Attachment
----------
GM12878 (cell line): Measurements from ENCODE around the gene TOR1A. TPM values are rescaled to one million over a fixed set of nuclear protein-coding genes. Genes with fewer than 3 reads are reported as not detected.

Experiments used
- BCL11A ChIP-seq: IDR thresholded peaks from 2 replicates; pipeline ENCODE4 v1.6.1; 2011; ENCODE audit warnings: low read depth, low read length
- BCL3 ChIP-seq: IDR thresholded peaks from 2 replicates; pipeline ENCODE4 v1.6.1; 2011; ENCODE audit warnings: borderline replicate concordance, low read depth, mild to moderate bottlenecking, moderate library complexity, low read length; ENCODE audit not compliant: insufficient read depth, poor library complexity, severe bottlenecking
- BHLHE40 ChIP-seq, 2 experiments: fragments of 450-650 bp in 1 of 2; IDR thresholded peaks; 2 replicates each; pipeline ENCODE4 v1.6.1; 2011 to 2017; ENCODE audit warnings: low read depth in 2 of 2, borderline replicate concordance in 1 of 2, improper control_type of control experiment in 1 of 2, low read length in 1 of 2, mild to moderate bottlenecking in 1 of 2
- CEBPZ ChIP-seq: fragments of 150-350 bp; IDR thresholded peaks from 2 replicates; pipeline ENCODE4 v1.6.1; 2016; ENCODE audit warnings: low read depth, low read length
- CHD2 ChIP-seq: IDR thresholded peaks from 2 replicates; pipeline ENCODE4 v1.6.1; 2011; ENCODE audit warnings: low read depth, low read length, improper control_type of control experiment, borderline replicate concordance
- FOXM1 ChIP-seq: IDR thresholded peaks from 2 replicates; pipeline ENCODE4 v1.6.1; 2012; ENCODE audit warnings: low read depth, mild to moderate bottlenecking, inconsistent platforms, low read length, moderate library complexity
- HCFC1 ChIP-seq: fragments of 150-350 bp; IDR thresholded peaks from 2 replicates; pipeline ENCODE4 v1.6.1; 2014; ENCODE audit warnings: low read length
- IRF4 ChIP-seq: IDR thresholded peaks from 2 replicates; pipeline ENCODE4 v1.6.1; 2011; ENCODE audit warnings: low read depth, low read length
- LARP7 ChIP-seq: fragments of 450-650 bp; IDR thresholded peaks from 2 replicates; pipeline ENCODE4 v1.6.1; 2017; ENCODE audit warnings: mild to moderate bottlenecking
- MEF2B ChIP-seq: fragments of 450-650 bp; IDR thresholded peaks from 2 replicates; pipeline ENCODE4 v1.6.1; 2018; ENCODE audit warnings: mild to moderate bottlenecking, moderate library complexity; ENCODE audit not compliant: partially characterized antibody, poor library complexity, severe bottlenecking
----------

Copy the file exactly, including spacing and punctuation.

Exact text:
GM12878 (cell line): Measurements from ENCODE around the gene TOR1A. TPM values are rescaled to one million over a fixed set of nuclear protein-coding genes. Genes with fewer than 3 reads are reported as not detected.

Experiments used
- BCL11A ChIP-seq: IDR thresholded peaks from 2 replicates; pipeline ENCODE4 v1.6.1; 2011; ENCODE audit warnings: low read depth, low read length
- BCL3 ChIP-seq: IDR thresholded peaks from 2 replicates; pipeline ENCODE4 v1.6.1; 2011; ENCODE audit warnings: borderline replicate concordance, low read depth, mild to moderate bottlenecking, moderate library complexity, low read length; ENCODE audit not compliant: insufficient read depth, poor library complexity, severe bottlenecking
- BHLHE40 ChIP-seq, 2 experiments: fragments of 450-650 bp in 1 of 2; IDR thresholded peaks; 2 replicates each; pipeline ENCODE4 v1.6.1; 2011 to 2017; ENCODE audit warnings: low read depth in 2 of 2, borderline replicate concordance in 1 of 2, improper control_type of control experiment in 1 of 2, low read length in 1 of 2, mild to moderate bottlenecking in 1 of 2
- CEBPZ ChIP-seq: fragments of 150-350 bp; IDR thresholded peaks from 2 replicates; pipeline ENCODE4 v1.6.1; 2016; ENCODE audit warnings: low read depth, low read length
- CHD2 ChIP-seq: IDR thresholded peaks from 2 replicates; pipeline ENCODE4 v1.6.1; 2011; ENCODE audit warnings: low read depth, low read length, improper control_type of control experiment, borderline replicate concordance
- FOXM1 ChIP-seq: IDR thresholded peaks from 2 replicates; pipeline ENCODE4 v1.6.1; 2012; ENCODE audit warnings: low read depth, mild to moderate bottlenecking, inconsistent platforms, low read length, moderate library complexity
- HCFC1 ChIP-seq: fragments of 150-350 bp; IDR thresholded peaks from 2 replicates; pipeline ENCODE4 v1.6.1; 2014; ENCODE audit warnings: low read length
- IRF4 ChIP-seq: IDR thresholded peaks from 2 replicates; pipeline ENCODE4 v1.6.1; 2011; ENCODE audit warnings: low read depth, low read length
- LARP7 ChIP-seq: fragments of 450-650 bp; IDR thresholded peaks from 2 replicates; pipeline ENCODE4 v1.6.1; 2017; ENCODE audit warnings: mild to moderate bottlenecking
- MEF2B ChIP-seq: fragments of 450-650 bp; IDR thresholded peaks from 2 replicates; pipeline ENCODE4 v1.6.1; 2018; ENCODE audit warnings: mild to moderate bottlenecking, moderate library complexity; ENCODE audit not compliant: partially characterized antibody, poor library complexity, severe bottlenecking